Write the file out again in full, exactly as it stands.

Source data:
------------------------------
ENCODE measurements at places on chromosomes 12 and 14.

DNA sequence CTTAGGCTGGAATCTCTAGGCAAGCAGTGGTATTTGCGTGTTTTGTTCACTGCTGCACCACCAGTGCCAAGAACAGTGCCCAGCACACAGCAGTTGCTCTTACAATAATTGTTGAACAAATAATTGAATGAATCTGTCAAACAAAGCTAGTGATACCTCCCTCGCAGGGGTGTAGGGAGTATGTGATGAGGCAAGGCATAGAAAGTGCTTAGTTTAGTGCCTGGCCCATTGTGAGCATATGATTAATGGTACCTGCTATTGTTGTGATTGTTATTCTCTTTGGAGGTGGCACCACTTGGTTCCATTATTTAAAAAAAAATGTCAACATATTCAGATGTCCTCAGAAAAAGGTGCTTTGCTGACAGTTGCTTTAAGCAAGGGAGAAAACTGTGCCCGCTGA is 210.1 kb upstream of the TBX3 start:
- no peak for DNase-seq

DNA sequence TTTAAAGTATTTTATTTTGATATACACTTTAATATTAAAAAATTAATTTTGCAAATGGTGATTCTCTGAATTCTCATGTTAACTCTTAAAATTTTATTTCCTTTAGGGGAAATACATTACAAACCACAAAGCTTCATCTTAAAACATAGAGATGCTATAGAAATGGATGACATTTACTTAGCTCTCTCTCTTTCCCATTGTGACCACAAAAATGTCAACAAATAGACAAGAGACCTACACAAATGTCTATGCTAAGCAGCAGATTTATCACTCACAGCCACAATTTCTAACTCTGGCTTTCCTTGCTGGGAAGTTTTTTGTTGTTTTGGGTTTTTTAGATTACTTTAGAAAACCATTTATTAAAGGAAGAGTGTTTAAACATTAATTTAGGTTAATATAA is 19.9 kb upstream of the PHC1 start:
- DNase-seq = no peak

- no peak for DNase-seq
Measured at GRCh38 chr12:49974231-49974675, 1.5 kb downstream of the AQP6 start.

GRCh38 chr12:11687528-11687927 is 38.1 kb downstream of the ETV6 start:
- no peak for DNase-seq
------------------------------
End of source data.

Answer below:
ENCODE measurements at places on chromosomes 12 and 14.

DNA sequence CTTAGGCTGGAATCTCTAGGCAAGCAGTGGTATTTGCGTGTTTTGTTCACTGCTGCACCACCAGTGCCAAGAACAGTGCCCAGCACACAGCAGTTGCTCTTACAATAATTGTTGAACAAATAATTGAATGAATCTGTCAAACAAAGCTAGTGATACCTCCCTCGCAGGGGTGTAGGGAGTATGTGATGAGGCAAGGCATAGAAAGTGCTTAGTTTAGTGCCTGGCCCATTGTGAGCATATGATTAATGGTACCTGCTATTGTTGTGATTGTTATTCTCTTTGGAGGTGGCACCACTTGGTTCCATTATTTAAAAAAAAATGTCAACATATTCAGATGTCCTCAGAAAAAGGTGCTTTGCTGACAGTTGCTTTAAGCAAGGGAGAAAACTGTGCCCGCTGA is 210.1 kb upstream of the TBX3 start:
- no peak for DNase-seq

DNA sequence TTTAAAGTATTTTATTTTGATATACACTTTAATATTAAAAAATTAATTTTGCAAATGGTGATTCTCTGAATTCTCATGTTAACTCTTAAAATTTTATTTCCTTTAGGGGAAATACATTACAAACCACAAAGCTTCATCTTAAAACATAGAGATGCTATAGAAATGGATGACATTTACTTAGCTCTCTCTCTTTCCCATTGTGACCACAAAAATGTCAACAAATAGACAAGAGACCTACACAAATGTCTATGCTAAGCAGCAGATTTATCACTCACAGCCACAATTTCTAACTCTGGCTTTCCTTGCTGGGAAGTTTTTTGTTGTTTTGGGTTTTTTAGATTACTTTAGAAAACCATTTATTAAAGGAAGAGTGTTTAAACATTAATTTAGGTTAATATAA is 19.9 kb upstream of the PHC1 start:
- DNase-seq = no peak

- no peak for DNase-seq
Measured at GRCh38 chr12:49974231-49974675, 1.5 kb downstream of the AQP6 start.

GRCh38 chr12:11687528-11687927 is 38.1 kb downstream of the ETV6 start:
- no peak for DNase-seq